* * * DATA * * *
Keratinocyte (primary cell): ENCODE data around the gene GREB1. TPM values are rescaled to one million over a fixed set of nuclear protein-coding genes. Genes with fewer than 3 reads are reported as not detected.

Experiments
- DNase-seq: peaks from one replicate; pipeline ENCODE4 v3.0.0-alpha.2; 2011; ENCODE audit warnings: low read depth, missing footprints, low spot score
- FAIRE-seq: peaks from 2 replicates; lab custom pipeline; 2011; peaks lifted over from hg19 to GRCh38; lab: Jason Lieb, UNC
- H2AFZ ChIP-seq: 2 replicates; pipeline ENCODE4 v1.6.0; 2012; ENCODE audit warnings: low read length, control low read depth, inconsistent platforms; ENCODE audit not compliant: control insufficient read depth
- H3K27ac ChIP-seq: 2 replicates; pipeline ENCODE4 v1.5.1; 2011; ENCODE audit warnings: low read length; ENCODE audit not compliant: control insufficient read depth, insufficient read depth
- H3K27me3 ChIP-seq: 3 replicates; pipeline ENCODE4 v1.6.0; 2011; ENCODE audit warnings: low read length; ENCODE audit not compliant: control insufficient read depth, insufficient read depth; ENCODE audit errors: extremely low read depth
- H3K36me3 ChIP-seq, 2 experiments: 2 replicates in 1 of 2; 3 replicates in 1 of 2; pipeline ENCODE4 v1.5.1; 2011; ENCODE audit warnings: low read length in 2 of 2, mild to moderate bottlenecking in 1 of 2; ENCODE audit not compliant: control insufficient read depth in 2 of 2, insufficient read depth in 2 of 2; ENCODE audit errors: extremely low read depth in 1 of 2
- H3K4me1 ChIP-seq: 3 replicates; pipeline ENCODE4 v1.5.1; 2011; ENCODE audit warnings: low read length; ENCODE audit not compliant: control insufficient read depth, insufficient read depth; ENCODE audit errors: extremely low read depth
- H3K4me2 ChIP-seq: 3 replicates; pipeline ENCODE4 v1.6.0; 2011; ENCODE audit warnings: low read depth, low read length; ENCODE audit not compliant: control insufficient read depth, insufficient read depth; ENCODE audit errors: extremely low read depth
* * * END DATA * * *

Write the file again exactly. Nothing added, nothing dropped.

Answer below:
Keratinocyte (primary cell): ENCODE data around the gene GREB1. TPM values are rescaled to one million over a fixed set of nuclear protein-coding genes. Genes with fewer than 3 reads are reported as not detected.

Experiments
- DNase-seq: peaks from one replicate; pipeline ENCODE4 v3.0.0-alpha.2; 2011; ENCODE audit warnings: low read depth, missing footprints, low spot score
- FAIRE-seq: peaks from 2 replicates; lab custom pipeline; 2011; peaks lifted over from hg19 to GRCh38; lab: Jason Lieb, UNC
- H2AFZ ChIP-seq: 2 replicates; pipeline ENCODE4 v1.6.0; 2012; ENCODE audit warnings: low read length, control low read depth, inconsistent platforms; ENCODE audit not compliant: control insufficient read depth
- H3K27ac ChIP-seq: 2 replicates; pipeline ENCODE4 v1.5.1; 2011; ENCODE audit warnings: low read length; ENCODE audit not compliant: control insufficient read depth, insufficient read depth
- H3K27me3 ChIP-seq: 3 replicates; pipeline ENCODE4 v1.6.0; 2011; ENCODE audit warnings: low read length; ENCODE audit not compliant: control insufficient read depth, insufficient read depth; ENCODE audit errors: extremely low read depth
- H3K36me3 ChIP-seq, 2 experiments: 2 replicates in 1 of 2; 3 replicates in 1 of 2; pipeline ENCODE4 v1.5.1; 2011; ENCODE audit warnings: low read length in 2 of 2, mild to moderate bottlenecking in 1 of 2; ENCODE audit not compliant: control insufficient read depth in 2 of 2, insufficient read depth in 2 of 2; ENCODE audit errors: extremely low read depth in 1 of 2
- H3K4me1 ChIP-seq: 3 replicates; pipeline ENCODE4 v1.5.1; 2011; ENCODE audit warnings: low read length; ENCODE audit not compliant: control insufficient read depth, insufficient read depth; ENCODE audit errors: extremely low read depth
- H3K4me2 ChIP-seq: 3 replicates; pipeline ENCODE4 v1.6.0; 2011; ENCODE audit warnings: low read depth, low read length; ENCODE audit not compliant: control insufficient read depth, insufficient read depth; ENCODE audit errors: extremely low read depth